U.S. espionage planes violated Israeli airspace in the 1950s, IAF archives reveal
Air force officials were baffled at the high-flying planes frequenting Israel's skies, until a Soviet interception of an American U-2 revealed the identity of the mystery crafts.
American U-2 espionage planes repeatedly entered Israeli airspace in the 1950s for a series of secret spy missions, new information published by an Israel Defense Forces publication revealed this week, bringing to an end a decades-long mystery.
At the time, Israel's defense establishment was baffled by the entrance of high-flying crafts, cruising at altitudes of about 70,000 feet, and code named "Jules Verne."
"Our planes, puny in comparison to the mysterious craft, had to climb to an altitude of 40,000 feet, only to return empty handed," only 1950s flight log wrote of the mysterious incursions, which were kept as a secret among military officials.
IAF officials reported each incident to the air force's top brass, as well as to the IDF's command: "Since [1956's Suez War] this planes have been periodically appearing in the sky, mainly in times of tension and in regular locations," one report said.
"Our planes have been scrambled toward them on numerous occasions, but their altitude prevented contact or even identification," the report added.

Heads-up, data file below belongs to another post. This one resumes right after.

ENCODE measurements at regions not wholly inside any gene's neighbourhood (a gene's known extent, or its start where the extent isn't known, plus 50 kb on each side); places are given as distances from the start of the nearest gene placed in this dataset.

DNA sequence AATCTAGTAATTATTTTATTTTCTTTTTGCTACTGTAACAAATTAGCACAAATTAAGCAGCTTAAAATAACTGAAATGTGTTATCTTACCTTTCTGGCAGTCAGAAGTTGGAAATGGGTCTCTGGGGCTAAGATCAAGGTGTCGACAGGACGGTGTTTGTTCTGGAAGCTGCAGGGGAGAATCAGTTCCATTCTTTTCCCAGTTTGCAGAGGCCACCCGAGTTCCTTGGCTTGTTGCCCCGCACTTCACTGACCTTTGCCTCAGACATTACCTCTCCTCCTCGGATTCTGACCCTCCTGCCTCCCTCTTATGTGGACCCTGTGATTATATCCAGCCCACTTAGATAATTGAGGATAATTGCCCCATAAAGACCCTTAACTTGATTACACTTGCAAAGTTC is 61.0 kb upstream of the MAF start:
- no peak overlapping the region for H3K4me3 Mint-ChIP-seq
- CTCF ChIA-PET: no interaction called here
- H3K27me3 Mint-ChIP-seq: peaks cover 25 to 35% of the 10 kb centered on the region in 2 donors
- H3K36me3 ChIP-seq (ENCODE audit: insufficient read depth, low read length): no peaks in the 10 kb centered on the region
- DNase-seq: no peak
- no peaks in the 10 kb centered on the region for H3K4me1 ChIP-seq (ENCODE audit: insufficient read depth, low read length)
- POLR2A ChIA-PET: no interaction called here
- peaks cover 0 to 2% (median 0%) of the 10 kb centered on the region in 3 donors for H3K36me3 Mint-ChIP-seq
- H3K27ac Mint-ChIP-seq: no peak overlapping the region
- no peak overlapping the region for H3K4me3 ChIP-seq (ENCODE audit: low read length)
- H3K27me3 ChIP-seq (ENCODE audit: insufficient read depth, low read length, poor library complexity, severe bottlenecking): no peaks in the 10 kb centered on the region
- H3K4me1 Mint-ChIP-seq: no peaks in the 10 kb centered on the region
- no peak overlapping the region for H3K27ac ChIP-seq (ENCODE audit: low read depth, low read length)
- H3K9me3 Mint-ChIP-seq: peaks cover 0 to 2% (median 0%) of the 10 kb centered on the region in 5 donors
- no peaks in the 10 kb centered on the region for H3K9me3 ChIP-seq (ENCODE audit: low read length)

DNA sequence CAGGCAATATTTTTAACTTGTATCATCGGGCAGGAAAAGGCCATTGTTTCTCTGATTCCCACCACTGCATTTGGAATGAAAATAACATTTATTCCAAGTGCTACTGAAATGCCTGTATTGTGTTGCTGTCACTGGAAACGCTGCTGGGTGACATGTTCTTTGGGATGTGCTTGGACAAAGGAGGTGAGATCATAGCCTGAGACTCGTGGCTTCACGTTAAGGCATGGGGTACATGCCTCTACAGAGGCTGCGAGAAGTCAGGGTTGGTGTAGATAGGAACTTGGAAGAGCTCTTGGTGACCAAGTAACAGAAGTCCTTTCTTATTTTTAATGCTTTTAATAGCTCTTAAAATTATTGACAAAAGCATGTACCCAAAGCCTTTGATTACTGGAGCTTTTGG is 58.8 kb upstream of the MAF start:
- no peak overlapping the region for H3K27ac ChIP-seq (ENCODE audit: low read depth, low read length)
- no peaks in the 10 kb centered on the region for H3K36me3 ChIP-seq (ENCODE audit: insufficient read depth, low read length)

In the space of four years, officials in IAF command disagreed on the identity of the mystery crafts, with some claiming that they were British Vickers-Valiants, and others saying they were American Vought F-8 Crusader planes, who had been stationed on a U.S. aircraft carrier.
However, according to documents released by the IAF's archives, and which is due to be published later this week, it was the U.S.S.R. that aided Israeli officials to finally expose the identity of the mystery planes, after a U.S. U-2 espionage plane was shot down over Soviet soil.
Following the interception in May 1960, Soviet leader Nikita Khrushchev said: "I hereby present the American plane that no fighter could reach, and that we had successfully shot down."
"It can fly in altitudes of up to 20 kilometers and carries precision photography equipment... Needless to say, the plane has in its flights repeatedly violated the sovereignty of many other states in the world," Khrushchev said at the time.
Speaking to the IAF's official publication, Gary Powers Jr., the son of U.S. pilot Francis Gary Powers, whose U-2 was shot down in the 1960 incident, said that his father was at the helm of 28 such espionage flights, adding that only four of those were flown over the U.S.S.R., with almost all the others over "hot" spots in the Middle East.